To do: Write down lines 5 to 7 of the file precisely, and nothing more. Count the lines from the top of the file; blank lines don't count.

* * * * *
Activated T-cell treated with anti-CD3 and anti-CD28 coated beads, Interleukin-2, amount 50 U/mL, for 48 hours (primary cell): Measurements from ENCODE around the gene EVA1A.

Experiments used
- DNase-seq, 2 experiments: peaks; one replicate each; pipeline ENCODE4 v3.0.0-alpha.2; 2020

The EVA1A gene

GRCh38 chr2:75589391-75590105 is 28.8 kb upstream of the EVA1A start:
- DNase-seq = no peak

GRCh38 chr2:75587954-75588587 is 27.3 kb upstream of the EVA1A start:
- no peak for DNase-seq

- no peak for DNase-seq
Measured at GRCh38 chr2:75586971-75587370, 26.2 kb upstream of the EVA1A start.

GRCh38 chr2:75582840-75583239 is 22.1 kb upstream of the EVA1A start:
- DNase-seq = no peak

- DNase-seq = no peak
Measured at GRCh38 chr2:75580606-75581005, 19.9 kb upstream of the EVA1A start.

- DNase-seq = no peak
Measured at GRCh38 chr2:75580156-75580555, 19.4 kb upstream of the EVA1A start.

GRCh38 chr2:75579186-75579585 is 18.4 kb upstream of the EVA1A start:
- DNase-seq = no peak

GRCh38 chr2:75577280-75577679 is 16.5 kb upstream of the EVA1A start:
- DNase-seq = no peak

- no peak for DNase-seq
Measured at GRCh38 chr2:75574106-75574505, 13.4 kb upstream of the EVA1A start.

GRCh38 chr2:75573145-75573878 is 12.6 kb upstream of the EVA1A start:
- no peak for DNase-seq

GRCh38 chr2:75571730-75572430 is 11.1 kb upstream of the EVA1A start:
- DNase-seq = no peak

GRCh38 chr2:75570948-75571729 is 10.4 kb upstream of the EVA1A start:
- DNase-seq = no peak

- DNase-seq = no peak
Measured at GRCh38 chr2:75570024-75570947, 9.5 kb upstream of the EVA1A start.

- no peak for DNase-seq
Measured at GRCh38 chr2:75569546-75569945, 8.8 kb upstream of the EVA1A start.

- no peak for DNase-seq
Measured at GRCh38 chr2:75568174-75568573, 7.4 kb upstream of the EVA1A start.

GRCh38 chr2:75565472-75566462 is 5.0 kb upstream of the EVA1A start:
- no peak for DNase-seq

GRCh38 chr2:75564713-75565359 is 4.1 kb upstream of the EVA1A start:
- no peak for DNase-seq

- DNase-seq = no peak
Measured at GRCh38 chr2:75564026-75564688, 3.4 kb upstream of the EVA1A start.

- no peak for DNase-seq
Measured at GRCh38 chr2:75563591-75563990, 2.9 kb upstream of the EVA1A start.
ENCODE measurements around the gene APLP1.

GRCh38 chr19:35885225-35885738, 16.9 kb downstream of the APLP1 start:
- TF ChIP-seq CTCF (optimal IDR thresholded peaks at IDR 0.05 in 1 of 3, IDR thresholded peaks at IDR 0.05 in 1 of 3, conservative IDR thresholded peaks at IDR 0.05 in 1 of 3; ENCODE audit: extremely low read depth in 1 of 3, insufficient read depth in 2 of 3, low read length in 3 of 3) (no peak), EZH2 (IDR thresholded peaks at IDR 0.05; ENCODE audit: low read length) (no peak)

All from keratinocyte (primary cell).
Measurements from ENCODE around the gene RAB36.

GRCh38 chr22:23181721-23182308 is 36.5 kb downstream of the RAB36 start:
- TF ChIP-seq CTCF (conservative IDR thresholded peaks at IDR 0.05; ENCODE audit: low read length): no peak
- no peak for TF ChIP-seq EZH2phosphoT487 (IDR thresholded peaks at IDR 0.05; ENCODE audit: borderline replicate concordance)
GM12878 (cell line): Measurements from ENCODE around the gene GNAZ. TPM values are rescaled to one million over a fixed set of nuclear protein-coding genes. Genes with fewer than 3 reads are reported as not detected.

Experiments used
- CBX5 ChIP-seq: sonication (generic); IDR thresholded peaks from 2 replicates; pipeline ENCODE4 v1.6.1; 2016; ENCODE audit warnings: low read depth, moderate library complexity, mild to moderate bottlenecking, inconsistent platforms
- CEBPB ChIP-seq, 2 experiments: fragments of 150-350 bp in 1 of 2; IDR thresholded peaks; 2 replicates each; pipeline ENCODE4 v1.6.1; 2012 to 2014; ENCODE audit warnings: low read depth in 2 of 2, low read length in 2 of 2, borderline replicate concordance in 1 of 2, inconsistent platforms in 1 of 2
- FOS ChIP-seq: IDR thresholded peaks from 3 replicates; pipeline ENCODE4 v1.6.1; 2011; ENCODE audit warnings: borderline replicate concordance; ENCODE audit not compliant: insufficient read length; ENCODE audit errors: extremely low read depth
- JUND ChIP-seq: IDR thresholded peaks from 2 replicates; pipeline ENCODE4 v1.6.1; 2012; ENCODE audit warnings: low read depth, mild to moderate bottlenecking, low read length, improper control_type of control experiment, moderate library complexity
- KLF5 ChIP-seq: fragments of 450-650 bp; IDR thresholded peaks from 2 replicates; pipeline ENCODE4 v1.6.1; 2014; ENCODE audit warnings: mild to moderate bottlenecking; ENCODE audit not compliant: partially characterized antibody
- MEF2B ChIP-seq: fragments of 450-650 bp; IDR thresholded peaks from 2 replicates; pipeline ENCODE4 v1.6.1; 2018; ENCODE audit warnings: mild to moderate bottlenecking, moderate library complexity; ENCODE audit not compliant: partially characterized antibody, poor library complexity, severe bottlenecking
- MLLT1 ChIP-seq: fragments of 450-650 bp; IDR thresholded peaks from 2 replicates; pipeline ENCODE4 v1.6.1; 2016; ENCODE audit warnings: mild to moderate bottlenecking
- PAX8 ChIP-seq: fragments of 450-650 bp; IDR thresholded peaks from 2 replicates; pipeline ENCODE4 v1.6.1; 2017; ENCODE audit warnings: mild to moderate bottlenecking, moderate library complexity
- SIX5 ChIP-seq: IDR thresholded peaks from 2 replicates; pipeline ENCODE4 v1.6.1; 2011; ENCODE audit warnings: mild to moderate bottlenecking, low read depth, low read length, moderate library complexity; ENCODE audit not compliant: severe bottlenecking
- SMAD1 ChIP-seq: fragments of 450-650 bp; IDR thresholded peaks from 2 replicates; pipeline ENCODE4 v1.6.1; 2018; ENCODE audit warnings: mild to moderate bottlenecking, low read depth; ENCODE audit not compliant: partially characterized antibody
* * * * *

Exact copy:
GRCh38 chr2:75589391-75590105 is 28.8 kb upstream of the EVA1A start:
- DNase-seq = no peak

GRCh38 chr2:75587954-75588587 is 27.3 kb upstream of the EVA1A start: